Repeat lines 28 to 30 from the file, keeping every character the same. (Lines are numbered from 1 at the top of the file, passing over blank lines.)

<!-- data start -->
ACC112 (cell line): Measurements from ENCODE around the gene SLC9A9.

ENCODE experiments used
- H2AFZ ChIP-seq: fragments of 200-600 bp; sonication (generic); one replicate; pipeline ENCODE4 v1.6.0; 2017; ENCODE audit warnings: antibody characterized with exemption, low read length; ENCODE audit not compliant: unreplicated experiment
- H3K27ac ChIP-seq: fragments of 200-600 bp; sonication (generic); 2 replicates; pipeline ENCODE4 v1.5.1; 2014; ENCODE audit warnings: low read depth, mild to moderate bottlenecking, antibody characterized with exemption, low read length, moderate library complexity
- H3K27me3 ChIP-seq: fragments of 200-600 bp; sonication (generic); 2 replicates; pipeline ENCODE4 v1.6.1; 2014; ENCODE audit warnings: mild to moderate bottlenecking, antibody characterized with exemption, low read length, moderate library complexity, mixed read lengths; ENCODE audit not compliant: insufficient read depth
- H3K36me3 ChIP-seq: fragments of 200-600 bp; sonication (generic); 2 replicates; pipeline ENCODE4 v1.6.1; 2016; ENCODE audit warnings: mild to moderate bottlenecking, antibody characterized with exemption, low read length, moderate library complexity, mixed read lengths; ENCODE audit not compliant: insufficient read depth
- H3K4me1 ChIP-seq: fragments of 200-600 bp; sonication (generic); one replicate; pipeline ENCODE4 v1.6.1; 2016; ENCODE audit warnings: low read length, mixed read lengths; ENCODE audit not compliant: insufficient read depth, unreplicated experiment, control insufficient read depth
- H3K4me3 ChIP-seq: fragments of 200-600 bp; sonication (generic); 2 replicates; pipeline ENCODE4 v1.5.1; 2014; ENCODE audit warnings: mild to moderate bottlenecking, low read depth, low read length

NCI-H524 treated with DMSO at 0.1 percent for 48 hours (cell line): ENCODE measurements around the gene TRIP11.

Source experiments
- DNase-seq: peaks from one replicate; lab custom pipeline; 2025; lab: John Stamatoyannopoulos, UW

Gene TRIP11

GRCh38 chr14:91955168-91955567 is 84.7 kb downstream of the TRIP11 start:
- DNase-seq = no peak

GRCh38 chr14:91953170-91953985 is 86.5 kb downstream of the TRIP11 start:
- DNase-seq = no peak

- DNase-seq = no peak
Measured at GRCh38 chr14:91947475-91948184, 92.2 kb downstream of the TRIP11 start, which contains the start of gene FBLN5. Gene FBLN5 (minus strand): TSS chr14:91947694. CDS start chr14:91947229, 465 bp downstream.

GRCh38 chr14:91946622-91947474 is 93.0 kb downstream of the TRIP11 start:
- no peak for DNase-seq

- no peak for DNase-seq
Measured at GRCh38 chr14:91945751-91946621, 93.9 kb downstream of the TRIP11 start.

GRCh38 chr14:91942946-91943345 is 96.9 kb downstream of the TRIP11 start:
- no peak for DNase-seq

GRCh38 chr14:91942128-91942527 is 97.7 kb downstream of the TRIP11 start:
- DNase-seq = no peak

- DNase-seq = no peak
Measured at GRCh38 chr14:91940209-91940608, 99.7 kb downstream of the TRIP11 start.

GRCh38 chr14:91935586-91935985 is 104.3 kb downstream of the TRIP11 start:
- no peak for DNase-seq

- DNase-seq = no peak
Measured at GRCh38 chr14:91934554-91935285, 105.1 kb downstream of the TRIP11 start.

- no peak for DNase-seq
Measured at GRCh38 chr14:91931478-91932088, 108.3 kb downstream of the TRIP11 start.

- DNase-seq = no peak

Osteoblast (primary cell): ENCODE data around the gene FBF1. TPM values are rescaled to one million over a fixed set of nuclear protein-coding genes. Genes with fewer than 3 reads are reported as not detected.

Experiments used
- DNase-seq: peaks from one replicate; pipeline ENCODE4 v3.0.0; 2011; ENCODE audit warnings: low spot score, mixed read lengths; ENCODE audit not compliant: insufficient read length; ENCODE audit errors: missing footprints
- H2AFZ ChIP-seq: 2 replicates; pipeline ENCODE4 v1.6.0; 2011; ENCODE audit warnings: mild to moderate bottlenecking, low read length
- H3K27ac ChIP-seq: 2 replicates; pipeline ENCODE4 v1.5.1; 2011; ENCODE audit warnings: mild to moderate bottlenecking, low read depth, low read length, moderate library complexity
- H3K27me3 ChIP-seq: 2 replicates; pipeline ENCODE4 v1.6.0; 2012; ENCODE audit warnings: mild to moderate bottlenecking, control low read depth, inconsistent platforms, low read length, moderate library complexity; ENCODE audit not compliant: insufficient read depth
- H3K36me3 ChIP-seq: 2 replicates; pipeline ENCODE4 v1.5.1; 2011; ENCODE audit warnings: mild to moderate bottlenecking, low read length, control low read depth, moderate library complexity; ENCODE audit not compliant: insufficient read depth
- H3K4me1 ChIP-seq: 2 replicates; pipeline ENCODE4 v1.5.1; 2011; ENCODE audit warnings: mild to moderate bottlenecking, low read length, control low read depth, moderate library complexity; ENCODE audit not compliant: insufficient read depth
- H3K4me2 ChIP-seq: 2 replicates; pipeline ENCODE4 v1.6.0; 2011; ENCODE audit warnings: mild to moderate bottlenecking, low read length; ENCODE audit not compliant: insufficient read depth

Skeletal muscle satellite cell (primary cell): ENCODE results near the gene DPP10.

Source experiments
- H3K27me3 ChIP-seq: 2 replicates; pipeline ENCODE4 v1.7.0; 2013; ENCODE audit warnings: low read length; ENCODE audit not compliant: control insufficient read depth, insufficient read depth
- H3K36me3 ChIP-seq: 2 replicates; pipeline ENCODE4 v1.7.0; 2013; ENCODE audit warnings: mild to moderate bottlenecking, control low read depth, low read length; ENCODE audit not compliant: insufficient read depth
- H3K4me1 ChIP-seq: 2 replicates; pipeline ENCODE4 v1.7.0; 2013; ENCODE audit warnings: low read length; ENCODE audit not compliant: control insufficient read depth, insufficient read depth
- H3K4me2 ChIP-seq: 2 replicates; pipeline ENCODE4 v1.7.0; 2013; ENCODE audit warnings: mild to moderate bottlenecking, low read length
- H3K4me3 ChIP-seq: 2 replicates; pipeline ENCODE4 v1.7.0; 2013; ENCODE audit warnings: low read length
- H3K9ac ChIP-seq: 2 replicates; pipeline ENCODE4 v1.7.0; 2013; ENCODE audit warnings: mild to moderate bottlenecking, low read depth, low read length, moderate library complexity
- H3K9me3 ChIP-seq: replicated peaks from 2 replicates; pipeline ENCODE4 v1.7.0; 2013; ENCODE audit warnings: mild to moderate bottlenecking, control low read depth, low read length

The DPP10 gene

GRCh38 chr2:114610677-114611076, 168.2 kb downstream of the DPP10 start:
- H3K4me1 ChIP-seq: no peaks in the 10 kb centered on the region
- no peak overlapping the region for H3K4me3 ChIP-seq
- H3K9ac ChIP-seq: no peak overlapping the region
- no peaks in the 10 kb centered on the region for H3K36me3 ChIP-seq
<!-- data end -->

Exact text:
Measured at GRCh38 chr14:91940209-91940608, 99.7 kb downstream of the TRIP11 start.

GRCh38 chr14:91935586-91935985 is 104.3 kb downstream of the TRIP11 start:
- no peak for DNase-seq